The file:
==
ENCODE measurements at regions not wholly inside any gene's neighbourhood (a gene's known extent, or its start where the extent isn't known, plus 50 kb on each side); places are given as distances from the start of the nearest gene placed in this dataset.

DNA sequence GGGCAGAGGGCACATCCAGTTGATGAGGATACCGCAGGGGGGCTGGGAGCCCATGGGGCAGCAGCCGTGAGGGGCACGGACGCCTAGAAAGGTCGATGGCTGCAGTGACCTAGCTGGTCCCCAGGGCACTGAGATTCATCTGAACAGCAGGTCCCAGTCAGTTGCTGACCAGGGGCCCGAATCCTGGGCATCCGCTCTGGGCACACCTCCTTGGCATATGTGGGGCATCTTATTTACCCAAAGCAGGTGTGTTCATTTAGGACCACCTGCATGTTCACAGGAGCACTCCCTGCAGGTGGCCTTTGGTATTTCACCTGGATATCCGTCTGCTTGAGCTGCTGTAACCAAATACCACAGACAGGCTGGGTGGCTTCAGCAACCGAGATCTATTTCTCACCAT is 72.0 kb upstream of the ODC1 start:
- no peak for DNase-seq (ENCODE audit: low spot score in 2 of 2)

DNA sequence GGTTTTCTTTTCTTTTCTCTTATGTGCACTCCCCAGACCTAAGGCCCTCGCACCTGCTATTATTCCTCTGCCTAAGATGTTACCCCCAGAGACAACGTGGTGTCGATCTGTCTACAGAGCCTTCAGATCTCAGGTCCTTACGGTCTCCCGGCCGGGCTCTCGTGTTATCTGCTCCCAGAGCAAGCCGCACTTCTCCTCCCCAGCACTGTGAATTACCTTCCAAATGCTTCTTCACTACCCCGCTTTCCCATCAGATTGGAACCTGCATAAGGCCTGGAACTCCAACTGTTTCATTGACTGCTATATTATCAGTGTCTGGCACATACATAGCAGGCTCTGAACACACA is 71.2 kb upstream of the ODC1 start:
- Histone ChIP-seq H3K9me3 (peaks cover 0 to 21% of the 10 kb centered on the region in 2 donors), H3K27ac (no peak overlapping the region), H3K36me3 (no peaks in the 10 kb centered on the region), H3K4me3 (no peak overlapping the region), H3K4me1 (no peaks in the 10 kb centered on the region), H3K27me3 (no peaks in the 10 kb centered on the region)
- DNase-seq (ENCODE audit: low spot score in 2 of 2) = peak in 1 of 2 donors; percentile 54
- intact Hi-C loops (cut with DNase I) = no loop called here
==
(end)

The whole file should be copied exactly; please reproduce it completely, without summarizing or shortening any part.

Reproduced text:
ENCODE measurements at regions not wholly inside any gene's neighbourhood (a gene's known extent, or its start where the extent isn't known, plus 50 kb on each side); places are given as distances from the start of the nearest gene placed in this dataset.

DNA sequence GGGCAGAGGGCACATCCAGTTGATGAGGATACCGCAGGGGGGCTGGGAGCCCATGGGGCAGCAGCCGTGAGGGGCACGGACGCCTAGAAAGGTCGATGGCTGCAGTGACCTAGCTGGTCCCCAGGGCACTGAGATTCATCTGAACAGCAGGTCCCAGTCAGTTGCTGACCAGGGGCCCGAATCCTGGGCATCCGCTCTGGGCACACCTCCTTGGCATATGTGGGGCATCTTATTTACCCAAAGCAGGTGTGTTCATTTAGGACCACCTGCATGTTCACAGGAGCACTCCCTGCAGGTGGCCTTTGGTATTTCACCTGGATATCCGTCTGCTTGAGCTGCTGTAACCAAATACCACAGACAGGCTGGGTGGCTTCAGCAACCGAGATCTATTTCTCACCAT is 72.0 kb upstream of the ODC1 start:
- no peak for DNase-seq (ENCODE audit: low spot score in 2 of 2)

DNA sequence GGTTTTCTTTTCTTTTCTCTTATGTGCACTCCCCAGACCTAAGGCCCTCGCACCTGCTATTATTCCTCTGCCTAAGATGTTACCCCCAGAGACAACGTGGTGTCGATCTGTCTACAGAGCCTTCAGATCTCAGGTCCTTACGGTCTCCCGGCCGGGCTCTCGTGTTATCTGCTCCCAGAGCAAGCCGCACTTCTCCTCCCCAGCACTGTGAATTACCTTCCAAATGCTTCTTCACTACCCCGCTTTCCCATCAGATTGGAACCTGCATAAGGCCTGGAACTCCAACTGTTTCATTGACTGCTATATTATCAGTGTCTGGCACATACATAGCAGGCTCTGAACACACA is 71.2 kb upstream of the ODC1 start:
- Histone ChIP-seq H3K9me3 (peaks cover 0 to 21% of the 10 kb centered on the region in 2 donors), H3K27ac (no peak overlapping the region), H3K36me3 (no peaks in the 10 kb centered on the region), H3K4me3 (no peak overlapping the region), H3K4me1 (no peaks in the 10 kb centered on the region), H3K27me3 (no peaks in the 10 kb centered on the region)
- DNase-seq (ENCODE audit: low spot score in 2 of 2) = peak in 1 of 2 donors; percentile 54
- intact Hi-C loops (cut with DNase I) = no loop called here